Step 2: Organize

When doing a brainstorm (brain dump), the ideas don’t necessarily flow in a logical sequence or as a related block of thoughts. They are typically random. As with any traditional curriculum building process (such as using a word processor or slides), the next step is to map the ideas into logical blocks.

Golden Rule #2: Don’t assume you’ve organized it all after the first iteration. Be prepared to re-organize, re-group and re-arrange topics, subjects, concepts, resources, and schedules multiple times

For instance, as part of the brainstorming process, someone may have suggested “Learning Materials” as an element to support the curriculum. Randomly, throughout the brainstorming process, others might have provided inputs (Tests, Lecture Notes and Slides, Seminars) that might now fit neatly under the “Learning Materials” bucket. Step#2 is where course developers organize those random thoughts into related ideas and concepts to flesh-out the curriculum.

Step 3: Map

Here’s where you present your organized brainstorming outputs into a curriculum mind map.

The process of putting the map together is simple:

  1. You start with the course title at the center of the map (the rectangle block in the diagram above)
  2. Then, for each key aspect of the curriculum (e.g. Rationale & Aims, Course Outcomes, Learning Materials) you create a branch spiraling outwards
  3. Next, create sub-branches for each branch. For e.g., the Course Outcomes branch might have four sub-branches – Knowledge and Understanding, Cognitive Skills, Practical/Professional Skills, Transferable Skills)
  4. For each sub-branch, you could have subsequent branches mapping individual elements of that sub-branch. For instance, you might list all the Practical/Professional Skills that the curriculum intends to address (build) throughout the course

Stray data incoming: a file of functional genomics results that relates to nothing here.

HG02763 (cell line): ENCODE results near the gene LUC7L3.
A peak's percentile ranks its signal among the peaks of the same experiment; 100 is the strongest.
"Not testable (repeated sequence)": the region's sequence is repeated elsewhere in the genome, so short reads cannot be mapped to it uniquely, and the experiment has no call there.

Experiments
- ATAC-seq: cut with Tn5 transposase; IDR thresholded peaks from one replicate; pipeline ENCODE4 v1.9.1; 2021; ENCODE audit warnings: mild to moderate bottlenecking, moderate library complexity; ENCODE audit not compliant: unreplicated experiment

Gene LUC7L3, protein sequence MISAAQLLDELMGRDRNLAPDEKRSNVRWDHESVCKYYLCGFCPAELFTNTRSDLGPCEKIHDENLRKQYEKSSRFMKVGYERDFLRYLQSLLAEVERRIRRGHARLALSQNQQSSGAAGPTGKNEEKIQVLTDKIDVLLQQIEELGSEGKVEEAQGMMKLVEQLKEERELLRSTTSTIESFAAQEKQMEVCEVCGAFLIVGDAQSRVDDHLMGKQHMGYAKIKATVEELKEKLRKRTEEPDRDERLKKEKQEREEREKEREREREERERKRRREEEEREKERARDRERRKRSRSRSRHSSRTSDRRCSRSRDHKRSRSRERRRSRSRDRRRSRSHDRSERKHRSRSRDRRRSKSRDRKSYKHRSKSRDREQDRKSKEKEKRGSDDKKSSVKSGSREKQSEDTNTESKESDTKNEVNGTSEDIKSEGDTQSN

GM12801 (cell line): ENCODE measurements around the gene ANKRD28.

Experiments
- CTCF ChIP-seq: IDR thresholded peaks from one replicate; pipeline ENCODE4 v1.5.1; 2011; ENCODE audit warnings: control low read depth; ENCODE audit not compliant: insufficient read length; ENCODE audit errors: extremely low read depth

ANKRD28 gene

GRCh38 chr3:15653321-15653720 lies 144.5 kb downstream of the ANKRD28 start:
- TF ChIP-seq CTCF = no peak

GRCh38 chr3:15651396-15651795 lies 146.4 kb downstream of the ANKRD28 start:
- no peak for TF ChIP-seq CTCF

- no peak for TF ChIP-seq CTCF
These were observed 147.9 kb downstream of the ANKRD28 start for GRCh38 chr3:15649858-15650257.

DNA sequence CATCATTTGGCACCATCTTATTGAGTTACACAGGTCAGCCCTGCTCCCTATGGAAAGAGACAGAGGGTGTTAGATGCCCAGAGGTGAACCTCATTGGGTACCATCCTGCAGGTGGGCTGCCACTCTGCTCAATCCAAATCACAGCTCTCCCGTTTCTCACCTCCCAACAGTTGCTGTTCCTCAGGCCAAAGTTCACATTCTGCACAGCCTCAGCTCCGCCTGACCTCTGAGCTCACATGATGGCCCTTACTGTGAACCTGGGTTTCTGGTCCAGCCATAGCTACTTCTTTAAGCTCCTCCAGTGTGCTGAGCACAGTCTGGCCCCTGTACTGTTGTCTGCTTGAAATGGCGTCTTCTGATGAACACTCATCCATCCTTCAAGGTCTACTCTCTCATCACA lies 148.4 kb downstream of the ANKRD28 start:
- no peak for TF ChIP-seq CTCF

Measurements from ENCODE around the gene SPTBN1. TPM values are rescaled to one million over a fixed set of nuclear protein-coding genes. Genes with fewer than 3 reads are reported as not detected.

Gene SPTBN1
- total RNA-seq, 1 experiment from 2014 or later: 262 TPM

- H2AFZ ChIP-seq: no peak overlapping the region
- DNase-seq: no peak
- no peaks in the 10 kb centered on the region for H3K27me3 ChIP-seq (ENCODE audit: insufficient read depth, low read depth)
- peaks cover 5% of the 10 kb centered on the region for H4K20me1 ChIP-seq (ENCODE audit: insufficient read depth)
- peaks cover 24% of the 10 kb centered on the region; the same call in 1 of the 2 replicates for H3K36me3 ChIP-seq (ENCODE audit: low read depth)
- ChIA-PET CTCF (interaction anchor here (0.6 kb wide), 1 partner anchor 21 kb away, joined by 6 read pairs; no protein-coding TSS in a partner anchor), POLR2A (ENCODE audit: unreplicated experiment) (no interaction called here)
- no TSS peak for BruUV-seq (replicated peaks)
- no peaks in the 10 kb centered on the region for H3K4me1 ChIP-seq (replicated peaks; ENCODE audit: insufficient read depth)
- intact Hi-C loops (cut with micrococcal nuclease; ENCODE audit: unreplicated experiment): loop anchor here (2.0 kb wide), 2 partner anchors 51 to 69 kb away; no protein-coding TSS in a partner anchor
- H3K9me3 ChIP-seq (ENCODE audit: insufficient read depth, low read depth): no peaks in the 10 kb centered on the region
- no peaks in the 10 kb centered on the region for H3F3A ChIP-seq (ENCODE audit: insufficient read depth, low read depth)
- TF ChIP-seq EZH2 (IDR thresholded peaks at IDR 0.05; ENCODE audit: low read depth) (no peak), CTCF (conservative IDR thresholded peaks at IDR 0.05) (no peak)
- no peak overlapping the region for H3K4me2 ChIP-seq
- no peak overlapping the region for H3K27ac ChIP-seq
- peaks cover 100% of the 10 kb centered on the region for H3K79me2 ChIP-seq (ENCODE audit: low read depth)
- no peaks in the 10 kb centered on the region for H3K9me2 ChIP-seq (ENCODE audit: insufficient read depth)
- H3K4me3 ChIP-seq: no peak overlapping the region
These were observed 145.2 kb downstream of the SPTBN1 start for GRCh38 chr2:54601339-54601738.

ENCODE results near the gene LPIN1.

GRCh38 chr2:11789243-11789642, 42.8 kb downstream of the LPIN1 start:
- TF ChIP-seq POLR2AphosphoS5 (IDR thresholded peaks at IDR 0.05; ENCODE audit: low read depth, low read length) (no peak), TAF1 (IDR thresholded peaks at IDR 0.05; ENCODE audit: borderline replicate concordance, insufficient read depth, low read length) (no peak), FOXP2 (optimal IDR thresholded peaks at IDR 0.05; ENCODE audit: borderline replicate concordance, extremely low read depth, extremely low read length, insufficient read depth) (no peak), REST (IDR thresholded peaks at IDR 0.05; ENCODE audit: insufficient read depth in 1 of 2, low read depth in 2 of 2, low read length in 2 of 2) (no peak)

Golden Rule #3: Typically, your curriculum map should not be more than five-levels deep. Anything more than that, and course developers might find it overly complex to use

Golden Rule #4: It is best practice to color code your branches to provide maximum visual cues for anyone using the map to develop the course. For instance, everything related to Learning Materials can be dark green, while all Course Outcome-related branches/sub-branches could be lime-green.

Golden Rule #5: Same as Golden Rule#2! Mind Mapping the curriculum is an iterative process. It may result in additional branches created, or existing ones removed or merged into others on the map. Be prepared to revise the map several times.


At its simplest, curriculum development, using mind mapping, is the process of moving from primary topics to sub-topics, and then to micro-topics related to each sub-topic. The resulting output is a well laid-out graphical rendition of the entire course. There are some great software tools available to help eLearning course developers produce curriculum mind maps. These include:





Using interactive tools makes it easier to revise, edit, and fine-tuning the curriculum. It also helps to collaborate with other team members and subject matter experts during the curriculum development phase.

A final word on using mind maps to develop curriculums: The more time you spend consulting with your team, prior to assembling the map, and building your brain dump, the better the resulting curriculum. If you organize (Step#2) your brainstorming (Step#1) ides well, that simplifies the process of mapping (Step#3) each component of the curriculum into the graphical format represented in the figure above.